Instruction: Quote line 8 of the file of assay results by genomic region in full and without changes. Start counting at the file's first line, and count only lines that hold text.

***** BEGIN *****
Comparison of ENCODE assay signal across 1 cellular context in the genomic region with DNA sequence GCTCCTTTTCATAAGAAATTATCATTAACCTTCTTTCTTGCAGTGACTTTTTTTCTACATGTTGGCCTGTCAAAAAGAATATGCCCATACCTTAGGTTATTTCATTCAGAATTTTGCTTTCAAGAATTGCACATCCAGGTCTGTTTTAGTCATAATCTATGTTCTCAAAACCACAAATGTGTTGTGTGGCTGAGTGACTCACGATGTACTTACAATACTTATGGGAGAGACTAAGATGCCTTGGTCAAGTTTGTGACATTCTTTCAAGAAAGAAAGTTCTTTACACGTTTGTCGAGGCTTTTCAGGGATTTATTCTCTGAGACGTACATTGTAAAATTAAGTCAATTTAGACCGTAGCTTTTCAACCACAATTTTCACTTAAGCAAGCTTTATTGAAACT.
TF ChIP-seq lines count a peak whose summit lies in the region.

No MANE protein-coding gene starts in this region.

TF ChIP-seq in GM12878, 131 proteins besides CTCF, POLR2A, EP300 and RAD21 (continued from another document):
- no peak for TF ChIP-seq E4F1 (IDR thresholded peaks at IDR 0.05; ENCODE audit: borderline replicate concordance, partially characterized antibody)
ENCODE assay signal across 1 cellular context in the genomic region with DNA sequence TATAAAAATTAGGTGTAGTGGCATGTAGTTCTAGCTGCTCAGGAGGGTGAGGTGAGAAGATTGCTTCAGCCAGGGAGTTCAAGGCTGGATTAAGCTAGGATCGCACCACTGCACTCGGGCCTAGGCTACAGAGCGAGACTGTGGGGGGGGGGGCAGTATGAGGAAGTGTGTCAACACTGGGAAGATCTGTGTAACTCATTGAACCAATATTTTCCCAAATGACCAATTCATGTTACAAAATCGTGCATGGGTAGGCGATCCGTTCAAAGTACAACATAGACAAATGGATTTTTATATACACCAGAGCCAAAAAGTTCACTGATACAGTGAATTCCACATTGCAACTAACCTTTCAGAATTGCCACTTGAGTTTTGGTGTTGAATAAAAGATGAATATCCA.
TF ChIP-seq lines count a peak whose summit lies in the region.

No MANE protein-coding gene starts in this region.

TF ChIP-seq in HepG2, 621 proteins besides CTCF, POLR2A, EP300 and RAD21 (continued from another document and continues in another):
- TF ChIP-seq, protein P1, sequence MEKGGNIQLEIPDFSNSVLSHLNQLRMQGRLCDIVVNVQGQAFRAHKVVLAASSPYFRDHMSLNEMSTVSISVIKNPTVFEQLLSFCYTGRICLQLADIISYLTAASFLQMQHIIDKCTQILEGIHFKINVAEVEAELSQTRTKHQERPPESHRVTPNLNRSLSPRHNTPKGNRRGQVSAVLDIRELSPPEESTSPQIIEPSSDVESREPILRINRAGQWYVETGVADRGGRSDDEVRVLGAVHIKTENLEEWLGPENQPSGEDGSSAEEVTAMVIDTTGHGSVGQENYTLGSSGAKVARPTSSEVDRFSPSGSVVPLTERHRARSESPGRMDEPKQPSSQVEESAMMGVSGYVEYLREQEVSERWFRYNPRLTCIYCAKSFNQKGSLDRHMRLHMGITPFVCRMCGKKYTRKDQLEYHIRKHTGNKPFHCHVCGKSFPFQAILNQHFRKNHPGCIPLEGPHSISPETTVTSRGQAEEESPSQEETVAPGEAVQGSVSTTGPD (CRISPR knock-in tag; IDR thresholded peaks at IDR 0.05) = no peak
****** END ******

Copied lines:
No MANE protein-coding gene starts in this region.